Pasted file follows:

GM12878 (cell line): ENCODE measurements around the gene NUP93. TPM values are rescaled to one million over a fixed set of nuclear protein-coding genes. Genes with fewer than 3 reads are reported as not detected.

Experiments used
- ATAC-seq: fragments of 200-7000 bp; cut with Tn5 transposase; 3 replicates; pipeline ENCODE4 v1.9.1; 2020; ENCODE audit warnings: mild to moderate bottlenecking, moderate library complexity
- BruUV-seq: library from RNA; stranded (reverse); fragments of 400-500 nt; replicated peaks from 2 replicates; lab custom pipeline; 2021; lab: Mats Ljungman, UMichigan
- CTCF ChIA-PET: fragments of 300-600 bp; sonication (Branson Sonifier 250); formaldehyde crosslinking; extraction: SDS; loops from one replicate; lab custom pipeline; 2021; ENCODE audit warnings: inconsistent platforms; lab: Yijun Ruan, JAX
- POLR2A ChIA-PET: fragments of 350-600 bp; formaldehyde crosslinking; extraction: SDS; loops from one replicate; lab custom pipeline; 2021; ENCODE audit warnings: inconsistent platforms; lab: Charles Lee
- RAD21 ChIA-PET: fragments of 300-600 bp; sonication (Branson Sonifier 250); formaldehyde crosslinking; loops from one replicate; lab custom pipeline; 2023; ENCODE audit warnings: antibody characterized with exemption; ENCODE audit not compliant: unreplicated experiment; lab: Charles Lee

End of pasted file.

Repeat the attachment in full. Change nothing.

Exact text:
GM12878 (cell line): ENCODE measurements around the gene NUP93. TPM values are rescaled to one million over a fixed set of nuclear protein-coding genes. Genes with fewer than 3 reads are reported as not detected.

Experiments used
- ATAC-seq: fragments of 200-7000 bp; cut with Tn5 transposase; 3 replicates; pipeline ENCODE4 v1.9.1; 2020; ENCODE audit warnings: mild to moderate bottlenecking, moderate library complexity
- BruUV-seq: library from RNA; stranded (reverse); fragments of 400-500 nt; replicated peaks from 2 replicates; lab custom pipeline; 2021; lab: Mats Ljungman, UMichigan
- CTCF ChIA-PET: fragments of 300-600 bp; sonication (Branson Sonifier 250); formaldehyde crosslinking; extraction: SDS; loops from one replicate; lab custom pipeline; 2021; ENCODE audit warnings: inconsistent platforms; lab: Yijun Ruan, JAX
- POLR2A ChIA-PET: fragments of 350-600 bp; formaldehyde crosslinking; extraction: SDS; loops from one replicate; lab custom pipeline; 2021; ENCODE audit warnings: inconsistent platforms; lab: Charles Lee
- RAD21 ChIA-PET: fragments of 300-600 bp; sonication (Branson Sonifier 250); formaldehyde crosslinking; loops from one replicate; lab custom pipeline; 2023; ENCODE audit warnings: antibody characterized with exemption; ENCODE audit not compliant: unreplicated experiment; lab: Charles Lee